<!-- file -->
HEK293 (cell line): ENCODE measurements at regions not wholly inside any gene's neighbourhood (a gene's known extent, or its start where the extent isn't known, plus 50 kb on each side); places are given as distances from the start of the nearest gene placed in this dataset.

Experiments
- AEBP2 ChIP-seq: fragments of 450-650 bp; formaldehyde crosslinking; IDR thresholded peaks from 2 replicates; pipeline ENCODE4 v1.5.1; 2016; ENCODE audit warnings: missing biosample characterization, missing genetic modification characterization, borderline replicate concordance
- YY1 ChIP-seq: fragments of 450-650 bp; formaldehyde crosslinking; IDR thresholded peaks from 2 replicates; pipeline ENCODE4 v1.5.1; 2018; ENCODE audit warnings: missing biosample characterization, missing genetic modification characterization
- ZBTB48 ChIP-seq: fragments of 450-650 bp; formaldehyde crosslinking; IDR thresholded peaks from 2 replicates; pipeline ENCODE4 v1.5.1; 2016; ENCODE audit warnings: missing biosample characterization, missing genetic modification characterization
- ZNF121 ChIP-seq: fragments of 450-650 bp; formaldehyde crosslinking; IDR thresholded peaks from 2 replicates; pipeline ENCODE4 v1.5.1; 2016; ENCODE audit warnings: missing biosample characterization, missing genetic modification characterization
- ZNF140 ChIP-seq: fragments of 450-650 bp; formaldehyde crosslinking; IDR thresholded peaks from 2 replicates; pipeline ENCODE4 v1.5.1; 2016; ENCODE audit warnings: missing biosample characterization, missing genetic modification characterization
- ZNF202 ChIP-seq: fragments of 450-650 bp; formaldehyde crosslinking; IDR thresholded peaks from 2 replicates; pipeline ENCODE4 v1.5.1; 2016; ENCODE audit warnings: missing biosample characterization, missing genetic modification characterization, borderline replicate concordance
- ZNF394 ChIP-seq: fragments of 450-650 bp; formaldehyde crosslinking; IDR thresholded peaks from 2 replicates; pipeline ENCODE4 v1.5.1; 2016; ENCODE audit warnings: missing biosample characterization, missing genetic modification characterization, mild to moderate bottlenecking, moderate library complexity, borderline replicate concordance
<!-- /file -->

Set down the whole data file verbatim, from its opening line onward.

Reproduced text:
HEK293 (cell line): ENCODE measurements at regions not wholly inside any gene's neighbourhood (a gene's known extent, or its start where the extent isn't known, plus 50 kb on each side); places are given as distances from the start of the nearest gene placed in this dataset.

Experiments
- AEBP2 ChIP-seq: fragments of 450-650 bp; formaldehyde crosslinking; IDR thresholded peaks from 2 replicates; pipeline ENCODE4 v1.5.1; 2016; ENCODE audit warnings: missing biosample characterization, missing genetic modification characterization, borderline replicate concordance
- YY1 ChIP-seq: fragments of 450-650 bp; formaldehyde crosslinking; IDR thresholded peaks from 2 replicates; pipeline ENCODE4 v1.5.1; 2018; ENCODE audit warnings: missing biosample characterization, missing genetic modification characterization
- ZBTB48 ChIP-seq: fragments of 450-650 bp; formaldehyde crosslinking; IDR thresholded peaks from 2 replicates; pipeline ENCODE4 v1.5.1; 2016; ENCODE audit warnings: missing biosample characterization, missing genetic modification characterization
- ZNF121 ChIP-seq: fragments of 450-650 bp; formaldehyde crosslinking; IDR thresholded peaks from 2 replicates; pipeline ENCODE4 v1.5.1; 2016; ENCODE audit warnings: missing biosample characterization, missing genetic modification characterization
- ZNF140 ChIP-seq: fragments of 450-650 bp; formaldehyde crosslinking; IDR thresholded peaks from 2 replicates; pipeline ENCODE4 v1.5.1; 2016; ENCODE audit warnings: missing biosample characterization, missing genetic modification characterization
- ZNF202 ChIP-seq: fragments of 450-650 bp; formaldehyde crosslinking; IDR thresholded peaks from 2 replicates; pipeline ENCODE4 v1.5.1; 2016; ENCODE audit warnings: missing biosample characterization, missing genetic modification characterization, borderline replicate concordance
- ZNF394 ChIP-seq: fragments of 450-650 bp; formaldehyde crosslinking; IDR thresholded peaks from 2 replicates; pipeline ENCODE4 v1.5.1; 2016; ENCODE audit warnings: missing biosample characterization, missing genetic modification characterization, mild to moderate bottlenecking, moderate library complexity, borderline replicate concordance